Can We Please Stop Telling Young Girls What They Can And Cannot Wear?

Image provided by Mélanie Berliet
Image provided by Mélanie Berliet

It’s virtually impossible for anyone with a vagina to avoid being judged for her personal appearance. Males, on the other hand, tend to skirt such dissection — by way of having penises, presumably.

Recently, an Australian news anchor reaffirmed this phenomenon. Tired of the scrutiny to which his female colleagues were subjected regularly, he decided to conduct a social experiment. The idea was simple: He would wear the same suit on-air until the public called him out for his style crime. Twelve months passed without a soul taking note, cementing his theory that men and women are held to drastically different sartorial standards.

When it comes to the great wardrobe divide, the main problem may be that our expectations of women are absurdly unattainable. We have so many contradicting, Madonna-Whore ideas about how females should and should not dress at every age. Look cute and desirable, but not promiscuous! Attractive, but not threateningly so! Clean-cut, but not prudish or uptight! Not even the President’s children are safe from attacks rooted in these impossible-to-meet standards. “Dress like you deserve respect, and not a spot at the bar,” wrote Republican House staffer Elizabeth Lauten in a Facebook post lambasting the Obama girls for their appearance at the nation’s annual turkey pardoning ceremony.

It’s no wonder that one of our favorite ways to dismiss a woman is to accuse her of looking “inappropriate.” Given the pervasive, conflicting parameters, is it even possible to look appropriate? Regrettably, the inappropriate slight doesn’t refer to season pushing or over- or under- dressing as often as it suggests that someone’s dared to wear something deemed too revealing. When we deride women this way, we feed the narrative that looking, feeling, and/or being a sexual female is wrong, and that looking, feeling and/or being a sexual female precludes being intelligent, kind, educated, and worthy of respect. We teach that a woman who wants to celebrate her sexuality is “bad” or “slutty.” Above all, we teach that what a woman wears is necessarily an indication of her character.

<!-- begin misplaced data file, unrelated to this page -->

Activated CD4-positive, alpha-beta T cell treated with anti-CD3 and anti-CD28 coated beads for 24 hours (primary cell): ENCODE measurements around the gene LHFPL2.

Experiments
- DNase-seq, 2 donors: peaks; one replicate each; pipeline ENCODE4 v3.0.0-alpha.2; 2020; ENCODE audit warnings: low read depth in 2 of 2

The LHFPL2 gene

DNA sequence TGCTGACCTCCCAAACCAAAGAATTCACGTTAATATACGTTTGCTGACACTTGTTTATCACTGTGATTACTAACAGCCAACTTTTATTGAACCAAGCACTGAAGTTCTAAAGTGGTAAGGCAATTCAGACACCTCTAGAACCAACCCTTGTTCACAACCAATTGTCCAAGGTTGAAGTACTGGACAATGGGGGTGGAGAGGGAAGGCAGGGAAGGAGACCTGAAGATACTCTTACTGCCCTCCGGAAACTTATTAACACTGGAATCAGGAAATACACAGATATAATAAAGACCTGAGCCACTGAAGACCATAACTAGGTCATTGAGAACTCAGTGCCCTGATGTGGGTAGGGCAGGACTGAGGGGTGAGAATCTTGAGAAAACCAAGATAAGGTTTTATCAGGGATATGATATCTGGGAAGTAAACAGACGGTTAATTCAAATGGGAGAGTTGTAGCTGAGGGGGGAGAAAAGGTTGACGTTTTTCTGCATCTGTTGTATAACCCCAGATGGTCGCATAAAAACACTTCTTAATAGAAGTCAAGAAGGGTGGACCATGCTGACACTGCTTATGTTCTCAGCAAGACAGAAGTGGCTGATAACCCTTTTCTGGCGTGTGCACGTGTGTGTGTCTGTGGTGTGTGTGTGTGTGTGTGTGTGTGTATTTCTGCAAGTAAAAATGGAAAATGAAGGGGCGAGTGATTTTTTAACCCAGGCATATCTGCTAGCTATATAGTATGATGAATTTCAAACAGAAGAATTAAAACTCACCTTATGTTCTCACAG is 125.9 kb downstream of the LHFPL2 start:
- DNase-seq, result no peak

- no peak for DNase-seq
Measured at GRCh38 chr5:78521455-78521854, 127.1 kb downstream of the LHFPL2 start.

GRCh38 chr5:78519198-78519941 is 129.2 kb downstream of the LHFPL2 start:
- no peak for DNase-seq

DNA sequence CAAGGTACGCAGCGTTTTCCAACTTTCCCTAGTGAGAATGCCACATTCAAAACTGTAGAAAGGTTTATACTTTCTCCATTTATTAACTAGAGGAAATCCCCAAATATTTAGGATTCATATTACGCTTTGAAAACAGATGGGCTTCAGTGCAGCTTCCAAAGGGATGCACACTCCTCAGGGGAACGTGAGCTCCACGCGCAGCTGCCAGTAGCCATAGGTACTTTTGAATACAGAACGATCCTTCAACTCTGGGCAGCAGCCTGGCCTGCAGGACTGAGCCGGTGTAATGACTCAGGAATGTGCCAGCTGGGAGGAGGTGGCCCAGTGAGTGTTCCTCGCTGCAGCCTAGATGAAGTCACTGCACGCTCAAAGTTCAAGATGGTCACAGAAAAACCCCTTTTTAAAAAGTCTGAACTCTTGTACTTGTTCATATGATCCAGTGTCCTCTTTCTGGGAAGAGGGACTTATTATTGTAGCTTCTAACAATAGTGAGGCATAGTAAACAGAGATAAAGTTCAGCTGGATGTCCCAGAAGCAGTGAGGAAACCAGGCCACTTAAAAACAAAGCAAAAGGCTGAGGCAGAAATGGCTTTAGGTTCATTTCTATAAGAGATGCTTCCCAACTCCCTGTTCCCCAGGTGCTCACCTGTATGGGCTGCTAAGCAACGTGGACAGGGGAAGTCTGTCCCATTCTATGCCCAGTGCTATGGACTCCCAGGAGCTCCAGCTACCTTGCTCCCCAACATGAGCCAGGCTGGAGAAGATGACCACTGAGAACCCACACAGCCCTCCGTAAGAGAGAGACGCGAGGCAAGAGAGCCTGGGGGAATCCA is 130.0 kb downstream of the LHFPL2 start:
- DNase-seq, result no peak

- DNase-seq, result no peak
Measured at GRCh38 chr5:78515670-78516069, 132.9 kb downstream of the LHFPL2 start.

The truth is, unless you ask directly, there’s no way to know why a lady is wearing a form fitting red dress with a deep plunging neckline on any given day. She may have woken up feeling especially beautiful and decided to toast her awesomeness with an attention grabbing dress. She may have neglected to pick up the dry-cleaning for too long and reached for the one item left hanging in her closet that morning. She may harbor an acute fear of menstruating through her panties, and it’s that time of month again. Whatever the wardrobe choice and the reason behind it, a decision about attire constitutes a mere sliver of who someone is as a human. This is an incredibly easy concept to grasp, and yet we can’t seem to stop making snap judgments about women based on their outfits.

Typically, we blame the media for perpetuating problematic dress-centric stereotypes. But the more time I spend around people with children (full disclosure: I am not a parent, though I’d like to be one eventually), the more I believe our misguided attitudes are shaped closer to home, by well-meaning parents given to policing their daughters’ wardrobes.